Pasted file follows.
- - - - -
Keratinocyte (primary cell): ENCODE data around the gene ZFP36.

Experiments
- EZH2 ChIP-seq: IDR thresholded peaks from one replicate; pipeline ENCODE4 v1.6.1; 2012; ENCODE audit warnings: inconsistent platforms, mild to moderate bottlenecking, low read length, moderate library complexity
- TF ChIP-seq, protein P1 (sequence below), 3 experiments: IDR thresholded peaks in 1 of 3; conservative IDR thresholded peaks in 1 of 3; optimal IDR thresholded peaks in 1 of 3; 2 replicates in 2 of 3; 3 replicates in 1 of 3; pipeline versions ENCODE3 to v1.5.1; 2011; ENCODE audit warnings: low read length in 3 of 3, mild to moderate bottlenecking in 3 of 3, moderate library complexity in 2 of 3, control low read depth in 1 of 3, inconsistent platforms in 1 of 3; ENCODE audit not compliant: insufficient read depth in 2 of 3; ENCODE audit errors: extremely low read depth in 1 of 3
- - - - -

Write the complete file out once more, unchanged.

Keratinocyte (primary cell): ENCODE data around the gene ZFP36.

Experiments
- EZH2 ChIP-seq: IDR thresholded peaks from one replicate; pipeline ENCODE4 v1.6.1; 2012; ENCODE audit warnings: inconsistent platforms, mild to moderate bottlenecking, low read length, moderate library complexity
- TF ChIP-seq, protein P1 (sequence below), 3 experiments: IDR thresholded peaks in 1 of 3; conservative IDR thresholded peaks in 1 of 3; optimal IDR thresholded peaks in 1 of 3; 2 replicates in 2 of 3; 3 replicates in 1 of 3; pipeline versions ENCODE3 to v1.5.1; 2011; ENCODE audit warnings: low read length in 3 of 3, mild to moderate bottlenecking in 3 of 3, moderate library complexity in 2 of 3, control low read depth in 1 of 3, inconsistent platforms in 1 of 3; ENCODE audit not compliant: insufficient read depth in 2 of 3; ENCODE audit errors: extremely low read depth in 1 of 3